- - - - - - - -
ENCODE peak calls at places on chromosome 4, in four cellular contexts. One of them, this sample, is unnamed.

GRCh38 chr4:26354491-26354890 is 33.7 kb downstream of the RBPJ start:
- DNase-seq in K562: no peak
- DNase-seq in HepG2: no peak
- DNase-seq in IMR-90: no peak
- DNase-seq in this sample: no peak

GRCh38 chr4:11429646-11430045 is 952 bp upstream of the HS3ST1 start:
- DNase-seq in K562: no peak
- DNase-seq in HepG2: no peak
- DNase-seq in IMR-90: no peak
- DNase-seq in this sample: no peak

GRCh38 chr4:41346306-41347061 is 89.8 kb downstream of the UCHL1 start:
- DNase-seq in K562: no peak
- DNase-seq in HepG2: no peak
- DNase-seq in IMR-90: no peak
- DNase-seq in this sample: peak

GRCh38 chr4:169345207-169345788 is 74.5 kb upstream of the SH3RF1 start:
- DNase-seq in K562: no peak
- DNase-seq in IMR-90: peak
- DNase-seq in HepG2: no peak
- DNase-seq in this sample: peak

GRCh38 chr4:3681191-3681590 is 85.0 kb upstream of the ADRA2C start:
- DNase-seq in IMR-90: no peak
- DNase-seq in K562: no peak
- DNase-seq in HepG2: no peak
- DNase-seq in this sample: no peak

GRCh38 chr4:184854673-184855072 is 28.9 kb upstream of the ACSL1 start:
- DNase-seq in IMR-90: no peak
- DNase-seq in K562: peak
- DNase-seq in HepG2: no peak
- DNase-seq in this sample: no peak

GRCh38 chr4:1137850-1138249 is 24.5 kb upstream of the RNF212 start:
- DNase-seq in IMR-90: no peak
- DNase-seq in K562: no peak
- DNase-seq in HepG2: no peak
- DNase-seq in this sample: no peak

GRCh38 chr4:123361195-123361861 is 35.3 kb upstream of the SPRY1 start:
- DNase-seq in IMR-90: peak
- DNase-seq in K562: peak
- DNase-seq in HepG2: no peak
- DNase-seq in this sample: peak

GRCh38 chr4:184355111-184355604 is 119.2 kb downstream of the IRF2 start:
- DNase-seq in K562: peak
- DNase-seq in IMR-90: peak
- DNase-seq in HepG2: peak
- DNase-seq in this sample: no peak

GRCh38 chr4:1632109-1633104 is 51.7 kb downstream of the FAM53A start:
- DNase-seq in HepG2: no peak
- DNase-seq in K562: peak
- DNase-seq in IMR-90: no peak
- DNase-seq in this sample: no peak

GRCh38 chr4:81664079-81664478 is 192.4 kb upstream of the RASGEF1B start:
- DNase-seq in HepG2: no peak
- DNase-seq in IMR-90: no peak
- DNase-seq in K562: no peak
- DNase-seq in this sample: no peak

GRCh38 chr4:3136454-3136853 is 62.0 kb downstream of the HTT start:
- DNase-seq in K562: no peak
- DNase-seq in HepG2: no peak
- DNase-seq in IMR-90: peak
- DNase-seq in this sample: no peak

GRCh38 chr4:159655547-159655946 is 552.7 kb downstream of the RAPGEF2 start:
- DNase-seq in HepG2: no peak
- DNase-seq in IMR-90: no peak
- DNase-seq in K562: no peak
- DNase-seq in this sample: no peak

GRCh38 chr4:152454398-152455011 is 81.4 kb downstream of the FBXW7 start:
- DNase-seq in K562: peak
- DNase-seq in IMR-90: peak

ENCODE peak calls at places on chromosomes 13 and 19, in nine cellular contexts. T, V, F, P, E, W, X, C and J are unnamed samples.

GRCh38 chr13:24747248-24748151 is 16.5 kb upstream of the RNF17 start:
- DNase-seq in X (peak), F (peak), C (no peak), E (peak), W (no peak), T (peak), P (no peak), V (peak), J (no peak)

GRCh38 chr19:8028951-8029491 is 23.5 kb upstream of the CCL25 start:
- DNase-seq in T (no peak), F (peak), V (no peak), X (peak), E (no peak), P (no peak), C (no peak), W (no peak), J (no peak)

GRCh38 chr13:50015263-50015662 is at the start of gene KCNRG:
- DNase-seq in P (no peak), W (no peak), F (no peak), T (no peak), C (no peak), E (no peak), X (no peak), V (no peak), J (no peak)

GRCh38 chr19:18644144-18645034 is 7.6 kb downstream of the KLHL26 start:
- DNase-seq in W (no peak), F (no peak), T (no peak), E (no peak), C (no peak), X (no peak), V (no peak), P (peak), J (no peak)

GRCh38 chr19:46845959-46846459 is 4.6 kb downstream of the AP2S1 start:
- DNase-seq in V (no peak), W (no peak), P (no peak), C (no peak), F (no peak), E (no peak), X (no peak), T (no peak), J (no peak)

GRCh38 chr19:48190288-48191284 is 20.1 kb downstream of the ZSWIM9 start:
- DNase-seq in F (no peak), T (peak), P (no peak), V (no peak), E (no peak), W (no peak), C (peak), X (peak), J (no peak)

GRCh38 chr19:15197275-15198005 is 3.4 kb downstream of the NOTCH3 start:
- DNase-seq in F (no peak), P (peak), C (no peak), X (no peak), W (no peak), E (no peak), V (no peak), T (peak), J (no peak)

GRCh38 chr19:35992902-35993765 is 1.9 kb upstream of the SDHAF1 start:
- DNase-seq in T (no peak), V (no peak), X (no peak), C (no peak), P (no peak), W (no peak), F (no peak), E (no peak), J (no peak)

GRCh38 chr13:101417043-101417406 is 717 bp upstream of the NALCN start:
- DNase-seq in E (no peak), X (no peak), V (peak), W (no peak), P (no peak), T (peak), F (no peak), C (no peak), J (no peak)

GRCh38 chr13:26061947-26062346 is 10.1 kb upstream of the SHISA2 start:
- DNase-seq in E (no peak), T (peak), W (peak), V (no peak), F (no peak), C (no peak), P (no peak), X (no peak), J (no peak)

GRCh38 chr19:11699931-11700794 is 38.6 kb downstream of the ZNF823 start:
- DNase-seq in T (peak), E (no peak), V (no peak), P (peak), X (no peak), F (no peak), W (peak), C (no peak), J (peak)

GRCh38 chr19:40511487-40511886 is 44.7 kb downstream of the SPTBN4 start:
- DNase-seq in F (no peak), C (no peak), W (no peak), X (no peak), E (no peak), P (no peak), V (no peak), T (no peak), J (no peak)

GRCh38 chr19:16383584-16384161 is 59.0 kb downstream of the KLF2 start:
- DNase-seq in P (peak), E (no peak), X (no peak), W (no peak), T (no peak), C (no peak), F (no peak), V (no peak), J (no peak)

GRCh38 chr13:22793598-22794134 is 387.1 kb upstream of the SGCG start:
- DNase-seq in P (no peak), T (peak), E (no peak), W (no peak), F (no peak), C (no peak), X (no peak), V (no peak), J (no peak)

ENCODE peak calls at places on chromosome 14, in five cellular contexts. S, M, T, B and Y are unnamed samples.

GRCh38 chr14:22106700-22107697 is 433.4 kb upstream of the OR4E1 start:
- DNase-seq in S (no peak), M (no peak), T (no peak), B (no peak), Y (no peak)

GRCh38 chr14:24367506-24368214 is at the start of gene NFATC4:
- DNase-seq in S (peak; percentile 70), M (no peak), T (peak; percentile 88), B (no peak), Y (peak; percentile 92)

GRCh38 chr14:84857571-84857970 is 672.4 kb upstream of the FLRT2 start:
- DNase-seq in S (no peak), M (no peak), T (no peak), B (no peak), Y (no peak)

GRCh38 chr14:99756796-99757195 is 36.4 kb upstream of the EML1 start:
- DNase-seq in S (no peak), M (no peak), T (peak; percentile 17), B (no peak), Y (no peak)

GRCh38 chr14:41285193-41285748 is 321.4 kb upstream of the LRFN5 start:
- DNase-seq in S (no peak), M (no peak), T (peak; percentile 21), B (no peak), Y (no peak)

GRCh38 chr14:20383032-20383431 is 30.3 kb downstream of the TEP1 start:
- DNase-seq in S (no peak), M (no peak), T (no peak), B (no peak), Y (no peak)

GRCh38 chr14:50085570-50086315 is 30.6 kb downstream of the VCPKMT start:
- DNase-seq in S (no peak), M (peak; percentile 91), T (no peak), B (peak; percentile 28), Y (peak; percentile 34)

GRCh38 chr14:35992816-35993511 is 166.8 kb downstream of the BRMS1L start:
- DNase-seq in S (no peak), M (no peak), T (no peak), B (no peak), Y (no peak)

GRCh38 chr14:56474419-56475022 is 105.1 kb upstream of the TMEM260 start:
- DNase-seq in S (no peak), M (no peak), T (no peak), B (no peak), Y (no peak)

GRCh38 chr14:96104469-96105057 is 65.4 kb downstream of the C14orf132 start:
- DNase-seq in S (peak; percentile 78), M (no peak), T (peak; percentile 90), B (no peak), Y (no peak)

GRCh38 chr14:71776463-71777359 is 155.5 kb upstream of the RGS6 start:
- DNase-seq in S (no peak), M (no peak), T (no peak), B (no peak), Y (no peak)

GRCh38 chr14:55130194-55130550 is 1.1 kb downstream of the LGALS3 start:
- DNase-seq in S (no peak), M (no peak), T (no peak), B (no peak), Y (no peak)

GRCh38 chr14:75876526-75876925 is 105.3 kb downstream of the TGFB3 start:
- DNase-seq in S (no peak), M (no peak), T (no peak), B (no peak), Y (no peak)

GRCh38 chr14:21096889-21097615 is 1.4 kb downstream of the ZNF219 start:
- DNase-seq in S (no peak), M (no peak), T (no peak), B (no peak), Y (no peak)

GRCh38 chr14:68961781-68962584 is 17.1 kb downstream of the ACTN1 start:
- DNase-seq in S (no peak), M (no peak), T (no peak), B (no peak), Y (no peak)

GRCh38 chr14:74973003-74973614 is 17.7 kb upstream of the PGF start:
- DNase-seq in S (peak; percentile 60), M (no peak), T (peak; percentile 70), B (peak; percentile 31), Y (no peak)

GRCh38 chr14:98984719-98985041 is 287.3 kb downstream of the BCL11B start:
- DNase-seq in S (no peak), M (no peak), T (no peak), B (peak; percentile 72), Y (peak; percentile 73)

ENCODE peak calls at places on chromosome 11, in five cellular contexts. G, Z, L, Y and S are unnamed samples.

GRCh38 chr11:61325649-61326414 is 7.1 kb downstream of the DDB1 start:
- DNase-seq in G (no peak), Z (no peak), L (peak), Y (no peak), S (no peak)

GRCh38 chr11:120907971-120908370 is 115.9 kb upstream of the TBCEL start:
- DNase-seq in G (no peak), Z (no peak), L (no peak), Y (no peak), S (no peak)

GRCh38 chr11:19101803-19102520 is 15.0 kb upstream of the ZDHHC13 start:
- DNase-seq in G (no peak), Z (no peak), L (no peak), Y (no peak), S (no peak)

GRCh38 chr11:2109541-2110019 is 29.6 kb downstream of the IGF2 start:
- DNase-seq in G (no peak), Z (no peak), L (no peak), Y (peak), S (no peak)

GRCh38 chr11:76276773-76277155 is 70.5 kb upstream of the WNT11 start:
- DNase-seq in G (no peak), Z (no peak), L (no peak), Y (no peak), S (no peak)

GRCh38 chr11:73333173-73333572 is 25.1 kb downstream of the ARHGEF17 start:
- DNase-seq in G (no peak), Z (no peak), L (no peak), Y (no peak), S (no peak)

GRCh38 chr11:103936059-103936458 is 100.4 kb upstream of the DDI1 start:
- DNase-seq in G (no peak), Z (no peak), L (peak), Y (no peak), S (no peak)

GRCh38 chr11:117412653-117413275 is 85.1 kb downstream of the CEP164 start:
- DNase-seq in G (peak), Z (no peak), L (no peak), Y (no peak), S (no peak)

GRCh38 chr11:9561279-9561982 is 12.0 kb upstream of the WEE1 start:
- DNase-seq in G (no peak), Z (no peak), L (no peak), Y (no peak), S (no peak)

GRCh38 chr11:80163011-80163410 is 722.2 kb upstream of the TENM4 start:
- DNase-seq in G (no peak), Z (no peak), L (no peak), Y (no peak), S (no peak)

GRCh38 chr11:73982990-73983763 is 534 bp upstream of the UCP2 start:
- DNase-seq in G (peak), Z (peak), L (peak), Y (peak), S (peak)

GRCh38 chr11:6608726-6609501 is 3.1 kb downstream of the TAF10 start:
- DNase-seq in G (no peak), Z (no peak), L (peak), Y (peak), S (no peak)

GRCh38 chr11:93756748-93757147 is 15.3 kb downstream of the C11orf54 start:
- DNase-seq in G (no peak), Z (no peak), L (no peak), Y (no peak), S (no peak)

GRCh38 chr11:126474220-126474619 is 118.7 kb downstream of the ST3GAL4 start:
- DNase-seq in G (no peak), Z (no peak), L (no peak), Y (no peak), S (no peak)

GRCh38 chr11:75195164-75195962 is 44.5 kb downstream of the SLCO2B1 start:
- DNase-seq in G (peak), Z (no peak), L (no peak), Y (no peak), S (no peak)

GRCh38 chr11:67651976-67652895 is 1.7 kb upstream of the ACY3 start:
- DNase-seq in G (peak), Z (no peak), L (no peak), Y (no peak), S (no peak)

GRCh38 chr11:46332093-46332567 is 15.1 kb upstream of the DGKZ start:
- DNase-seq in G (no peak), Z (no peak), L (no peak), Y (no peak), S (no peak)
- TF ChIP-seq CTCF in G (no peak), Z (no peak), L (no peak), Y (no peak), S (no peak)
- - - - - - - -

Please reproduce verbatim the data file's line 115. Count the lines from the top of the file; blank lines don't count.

- DNase-seq in S (no peak), M (no peak), T (no peak), B (no peak), Y (no peak)